Plotting the Density of States

In my previous post (http://blog.levilentz.com/?p=17) I outlined how to generate the DOS/PDOS data. In this post I will outline how to generate nice plots of the data. Once plotted, you can start doing visual interpretation of where the states are and what they mean for your system. Below is a quick youtube video of how I do it. I have not included all of the states, and at the end I have shifted the states around the Fermi Level of the system:

I, at the recommendation of my advisor, use xmgrace to do most of these manipulations. It is a nice graphing environment as it makes moving the data around very easy compared with excel or other graphing programs.

When you first open the program, you will be presented with the following dialog. Feel free to play around, but be warned: it does not have an ‘undo’ button, so I find frequent saving can be your best friend.

Xmgrace1

To inport data into your file simply go to: Data > Import > ASCII. Make sure you remove the *.dat from the filter otherwise you will not see anything. Once you browse to the location with your pdos files, simply double click all of them you want to import. Normally, you are interested in your most reactive bands, so this is normally the outermost orbital for each atom. However, sometimes the transition metals can behave differently, so always double check that you are displaying the right data.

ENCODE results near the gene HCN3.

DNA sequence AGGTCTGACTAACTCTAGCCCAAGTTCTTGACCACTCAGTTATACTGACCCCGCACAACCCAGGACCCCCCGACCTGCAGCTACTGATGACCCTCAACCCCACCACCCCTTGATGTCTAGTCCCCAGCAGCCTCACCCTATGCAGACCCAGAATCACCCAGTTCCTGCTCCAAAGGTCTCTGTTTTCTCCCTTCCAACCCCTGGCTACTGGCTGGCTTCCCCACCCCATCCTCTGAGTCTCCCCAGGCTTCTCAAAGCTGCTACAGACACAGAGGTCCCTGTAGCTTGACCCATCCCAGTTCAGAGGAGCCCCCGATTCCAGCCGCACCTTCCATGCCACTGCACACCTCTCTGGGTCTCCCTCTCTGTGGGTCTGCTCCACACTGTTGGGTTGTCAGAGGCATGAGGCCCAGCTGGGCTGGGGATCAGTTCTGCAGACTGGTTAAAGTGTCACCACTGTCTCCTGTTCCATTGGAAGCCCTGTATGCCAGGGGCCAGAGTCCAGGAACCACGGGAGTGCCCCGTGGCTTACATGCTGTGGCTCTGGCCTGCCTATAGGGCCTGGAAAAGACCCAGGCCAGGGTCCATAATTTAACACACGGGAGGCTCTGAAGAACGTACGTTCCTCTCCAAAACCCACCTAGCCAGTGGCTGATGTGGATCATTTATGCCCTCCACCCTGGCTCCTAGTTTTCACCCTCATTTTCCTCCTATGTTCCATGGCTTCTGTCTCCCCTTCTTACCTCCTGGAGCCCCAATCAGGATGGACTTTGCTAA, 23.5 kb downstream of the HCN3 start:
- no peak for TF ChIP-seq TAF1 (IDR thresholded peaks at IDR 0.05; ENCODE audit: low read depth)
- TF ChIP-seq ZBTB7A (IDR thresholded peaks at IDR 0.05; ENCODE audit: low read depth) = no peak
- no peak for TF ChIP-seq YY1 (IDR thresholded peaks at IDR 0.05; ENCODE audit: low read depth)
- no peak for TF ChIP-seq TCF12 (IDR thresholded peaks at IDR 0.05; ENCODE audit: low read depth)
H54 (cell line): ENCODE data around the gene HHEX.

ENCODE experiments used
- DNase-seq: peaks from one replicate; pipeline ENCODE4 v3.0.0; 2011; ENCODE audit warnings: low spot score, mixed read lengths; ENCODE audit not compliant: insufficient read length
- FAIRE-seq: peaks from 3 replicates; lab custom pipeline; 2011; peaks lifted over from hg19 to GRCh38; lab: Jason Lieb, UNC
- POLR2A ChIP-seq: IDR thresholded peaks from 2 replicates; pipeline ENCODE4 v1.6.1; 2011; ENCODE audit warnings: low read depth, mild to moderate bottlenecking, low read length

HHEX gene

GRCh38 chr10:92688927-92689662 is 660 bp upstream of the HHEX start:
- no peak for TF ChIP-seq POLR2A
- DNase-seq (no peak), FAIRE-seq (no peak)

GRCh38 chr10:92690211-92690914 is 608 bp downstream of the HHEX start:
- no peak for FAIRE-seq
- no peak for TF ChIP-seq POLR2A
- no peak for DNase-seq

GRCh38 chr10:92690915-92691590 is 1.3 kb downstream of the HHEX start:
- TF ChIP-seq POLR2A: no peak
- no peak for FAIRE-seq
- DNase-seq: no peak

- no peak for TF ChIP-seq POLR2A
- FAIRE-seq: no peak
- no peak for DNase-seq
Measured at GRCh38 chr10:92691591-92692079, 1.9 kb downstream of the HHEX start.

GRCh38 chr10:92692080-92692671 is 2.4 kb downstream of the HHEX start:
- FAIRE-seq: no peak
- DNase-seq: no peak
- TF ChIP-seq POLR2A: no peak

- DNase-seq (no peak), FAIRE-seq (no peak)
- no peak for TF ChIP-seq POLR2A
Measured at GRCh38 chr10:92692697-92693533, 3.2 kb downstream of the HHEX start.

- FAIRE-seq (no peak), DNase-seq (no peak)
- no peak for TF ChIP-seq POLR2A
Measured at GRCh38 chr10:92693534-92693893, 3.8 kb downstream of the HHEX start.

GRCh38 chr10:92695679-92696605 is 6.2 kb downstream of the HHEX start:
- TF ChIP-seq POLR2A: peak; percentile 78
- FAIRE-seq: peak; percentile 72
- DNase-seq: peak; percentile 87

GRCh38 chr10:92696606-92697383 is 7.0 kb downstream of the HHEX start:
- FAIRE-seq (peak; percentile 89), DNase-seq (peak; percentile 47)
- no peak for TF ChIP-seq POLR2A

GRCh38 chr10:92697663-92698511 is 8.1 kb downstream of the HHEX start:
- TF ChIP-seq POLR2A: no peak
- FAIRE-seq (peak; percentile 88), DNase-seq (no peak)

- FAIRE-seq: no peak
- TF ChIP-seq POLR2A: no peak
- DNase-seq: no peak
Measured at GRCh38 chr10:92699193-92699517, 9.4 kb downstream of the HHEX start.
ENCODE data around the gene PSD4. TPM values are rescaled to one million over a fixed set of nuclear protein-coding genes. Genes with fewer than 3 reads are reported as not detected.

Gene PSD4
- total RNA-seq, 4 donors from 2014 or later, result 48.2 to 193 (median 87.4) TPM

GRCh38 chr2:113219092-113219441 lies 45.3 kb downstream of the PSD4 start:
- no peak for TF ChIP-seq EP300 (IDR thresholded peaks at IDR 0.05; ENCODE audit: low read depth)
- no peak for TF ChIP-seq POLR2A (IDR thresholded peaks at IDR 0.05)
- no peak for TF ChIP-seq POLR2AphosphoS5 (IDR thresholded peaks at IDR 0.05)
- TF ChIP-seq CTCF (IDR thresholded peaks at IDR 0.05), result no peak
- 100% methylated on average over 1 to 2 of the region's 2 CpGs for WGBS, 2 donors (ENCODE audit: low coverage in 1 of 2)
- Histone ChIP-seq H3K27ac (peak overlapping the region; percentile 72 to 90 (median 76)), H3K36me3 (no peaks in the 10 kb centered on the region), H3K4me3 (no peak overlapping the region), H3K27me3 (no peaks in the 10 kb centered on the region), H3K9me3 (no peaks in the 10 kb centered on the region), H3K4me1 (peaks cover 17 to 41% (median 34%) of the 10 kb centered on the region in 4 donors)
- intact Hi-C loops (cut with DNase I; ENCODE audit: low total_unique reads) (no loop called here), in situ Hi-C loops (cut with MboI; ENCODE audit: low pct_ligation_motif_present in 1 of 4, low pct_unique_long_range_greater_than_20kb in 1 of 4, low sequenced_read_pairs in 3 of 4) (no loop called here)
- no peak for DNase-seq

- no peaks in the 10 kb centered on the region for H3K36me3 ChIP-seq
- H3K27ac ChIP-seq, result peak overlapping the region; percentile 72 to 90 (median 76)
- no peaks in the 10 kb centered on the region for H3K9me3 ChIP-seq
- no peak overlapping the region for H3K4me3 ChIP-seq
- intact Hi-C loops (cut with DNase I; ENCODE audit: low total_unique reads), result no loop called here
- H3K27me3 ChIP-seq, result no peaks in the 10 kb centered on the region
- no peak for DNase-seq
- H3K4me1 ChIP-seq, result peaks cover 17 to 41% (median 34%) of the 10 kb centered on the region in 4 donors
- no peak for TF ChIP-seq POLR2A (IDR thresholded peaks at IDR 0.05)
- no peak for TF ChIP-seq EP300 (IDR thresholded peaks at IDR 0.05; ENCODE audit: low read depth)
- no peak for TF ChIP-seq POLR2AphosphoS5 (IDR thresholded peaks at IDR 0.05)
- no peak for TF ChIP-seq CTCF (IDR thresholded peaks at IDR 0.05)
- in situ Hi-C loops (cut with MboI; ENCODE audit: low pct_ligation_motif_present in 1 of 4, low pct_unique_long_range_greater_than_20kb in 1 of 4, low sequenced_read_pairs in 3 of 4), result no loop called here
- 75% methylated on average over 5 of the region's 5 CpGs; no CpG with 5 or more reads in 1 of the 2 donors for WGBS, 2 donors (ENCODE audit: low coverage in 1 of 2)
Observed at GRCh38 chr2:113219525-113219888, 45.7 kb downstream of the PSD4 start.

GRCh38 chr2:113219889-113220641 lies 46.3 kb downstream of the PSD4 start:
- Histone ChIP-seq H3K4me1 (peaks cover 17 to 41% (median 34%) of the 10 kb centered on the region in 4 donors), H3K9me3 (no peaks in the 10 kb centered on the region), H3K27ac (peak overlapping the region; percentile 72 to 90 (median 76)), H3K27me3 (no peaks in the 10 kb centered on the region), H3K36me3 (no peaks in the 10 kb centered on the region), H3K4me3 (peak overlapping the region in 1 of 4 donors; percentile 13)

Screen Shot 2013-01-29 at 1.43.27 PM

Once you have inserted all of your bands, you will end up with something like the following:

Screen Shot 2013-01-29 at 1.44.30 PM

However, the way QE calculates the states is a bit nonsensical when the Fermi Level is not noted. Generally, I will shift all the data to the Fermi Level to make it directly readable. To do this go to: Data > Transformations > Evaluate Expression. Select all of the data sets in both the left and right columns. In the “Formula” box enter: x = x – *FermiLevel*. Where *FermiLevel* is your level. Click Apply then Close to shift the data.

Screen Shot 2013-01-29 at 1.49.39 PM

There are many other things you can do such as add graphs to the plot. I recommend doing this prior to inserting data. Simply go Edit > Arrange Graphs to make as many as you would like. To insert data into a particular graph just make sure that the correct graph is selected before repeating above. With a bit of practice, and luck, you can get the following results:

Screen Shot 2013-01-29 at 1.53.08 PM

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